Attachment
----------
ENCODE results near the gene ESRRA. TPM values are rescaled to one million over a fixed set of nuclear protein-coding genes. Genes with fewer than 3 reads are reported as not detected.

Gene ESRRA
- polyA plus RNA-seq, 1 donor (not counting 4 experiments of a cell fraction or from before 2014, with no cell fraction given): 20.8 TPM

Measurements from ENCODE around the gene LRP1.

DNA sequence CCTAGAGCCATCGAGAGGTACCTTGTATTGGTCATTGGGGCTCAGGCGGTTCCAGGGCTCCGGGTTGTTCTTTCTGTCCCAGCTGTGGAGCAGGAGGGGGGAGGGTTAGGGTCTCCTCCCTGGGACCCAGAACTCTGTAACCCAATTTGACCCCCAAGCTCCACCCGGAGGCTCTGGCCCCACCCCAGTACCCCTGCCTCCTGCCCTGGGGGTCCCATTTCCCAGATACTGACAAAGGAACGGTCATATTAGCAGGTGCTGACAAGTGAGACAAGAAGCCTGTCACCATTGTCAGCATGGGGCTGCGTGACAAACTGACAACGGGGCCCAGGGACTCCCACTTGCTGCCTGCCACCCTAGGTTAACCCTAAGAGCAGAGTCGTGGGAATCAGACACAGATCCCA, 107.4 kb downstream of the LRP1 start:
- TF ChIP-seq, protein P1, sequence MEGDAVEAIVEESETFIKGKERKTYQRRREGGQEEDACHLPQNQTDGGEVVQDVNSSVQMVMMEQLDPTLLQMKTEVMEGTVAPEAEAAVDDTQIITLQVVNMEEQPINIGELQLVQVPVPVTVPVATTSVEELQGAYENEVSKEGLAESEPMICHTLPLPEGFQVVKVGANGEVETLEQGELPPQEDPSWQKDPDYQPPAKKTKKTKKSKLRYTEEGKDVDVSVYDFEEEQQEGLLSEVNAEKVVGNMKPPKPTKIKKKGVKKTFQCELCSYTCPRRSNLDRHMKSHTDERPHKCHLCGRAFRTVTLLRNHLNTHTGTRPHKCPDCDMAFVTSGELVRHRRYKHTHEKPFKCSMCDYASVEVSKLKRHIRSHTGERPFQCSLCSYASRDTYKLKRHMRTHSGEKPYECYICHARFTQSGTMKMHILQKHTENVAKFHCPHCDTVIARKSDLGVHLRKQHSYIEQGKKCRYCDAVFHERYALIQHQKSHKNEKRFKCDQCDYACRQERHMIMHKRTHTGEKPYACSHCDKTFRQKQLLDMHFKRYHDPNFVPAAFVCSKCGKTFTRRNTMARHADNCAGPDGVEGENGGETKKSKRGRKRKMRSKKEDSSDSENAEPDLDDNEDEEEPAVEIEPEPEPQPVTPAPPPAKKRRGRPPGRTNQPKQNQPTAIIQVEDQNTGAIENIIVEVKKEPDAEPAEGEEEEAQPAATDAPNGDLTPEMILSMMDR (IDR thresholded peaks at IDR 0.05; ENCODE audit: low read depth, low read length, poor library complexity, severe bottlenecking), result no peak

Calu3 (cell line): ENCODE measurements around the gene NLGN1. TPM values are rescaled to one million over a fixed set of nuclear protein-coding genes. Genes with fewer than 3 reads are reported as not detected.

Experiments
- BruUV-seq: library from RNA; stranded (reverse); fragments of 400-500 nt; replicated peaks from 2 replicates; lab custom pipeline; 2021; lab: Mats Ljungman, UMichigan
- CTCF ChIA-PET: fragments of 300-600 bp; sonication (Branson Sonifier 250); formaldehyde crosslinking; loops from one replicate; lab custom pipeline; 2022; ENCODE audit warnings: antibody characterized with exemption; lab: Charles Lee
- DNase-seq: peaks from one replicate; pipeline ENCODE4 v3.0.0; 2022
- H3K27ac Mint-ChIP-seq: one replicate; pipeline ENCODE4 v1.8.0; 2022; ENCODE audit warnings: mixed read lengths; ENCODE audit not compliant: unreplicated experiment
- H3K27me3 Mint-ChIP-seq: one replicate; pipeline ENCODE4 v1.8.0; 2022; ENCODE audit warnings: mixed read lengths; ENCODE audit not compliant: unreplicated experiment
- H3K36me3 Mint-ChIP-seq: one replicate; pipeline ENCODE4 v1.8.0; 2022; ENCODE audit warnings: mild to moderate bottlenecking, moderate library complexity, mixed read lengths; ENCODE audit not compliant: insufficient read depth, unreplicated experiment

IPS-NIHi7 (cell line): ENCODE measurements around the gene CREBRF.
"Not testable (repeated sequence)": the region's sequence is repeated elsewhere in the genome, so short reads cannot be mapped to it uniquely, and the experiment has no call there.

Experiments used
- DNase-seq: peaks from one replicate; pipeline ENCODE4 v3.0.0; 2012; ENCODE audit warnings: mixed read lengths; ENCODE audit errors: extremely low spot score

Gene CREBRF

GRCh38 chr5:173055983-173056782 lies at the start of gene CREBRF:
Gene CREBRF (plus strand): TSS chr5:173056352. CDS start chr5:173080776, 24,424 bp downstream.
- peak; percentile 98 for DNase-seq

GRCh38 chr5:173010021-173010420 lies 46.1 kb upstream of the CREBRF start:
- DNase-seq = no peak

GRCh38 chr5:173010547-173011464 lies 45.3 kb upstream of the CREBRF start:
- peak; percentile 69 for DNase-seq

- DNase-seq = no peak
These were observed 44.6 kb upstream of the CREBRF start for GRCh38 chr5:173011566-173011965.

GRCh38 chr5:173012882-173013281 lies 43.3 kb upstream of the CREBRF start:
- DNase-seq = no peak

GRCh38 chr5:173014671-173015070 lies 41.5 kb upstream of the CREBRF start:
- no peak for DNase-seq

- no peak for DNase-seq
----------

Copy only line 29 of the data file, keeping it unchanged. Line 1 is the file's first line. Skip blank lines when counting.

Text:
GRCh38 chr5:173012882-173013281 lies 43.3 kb upstream of the CREBRF start: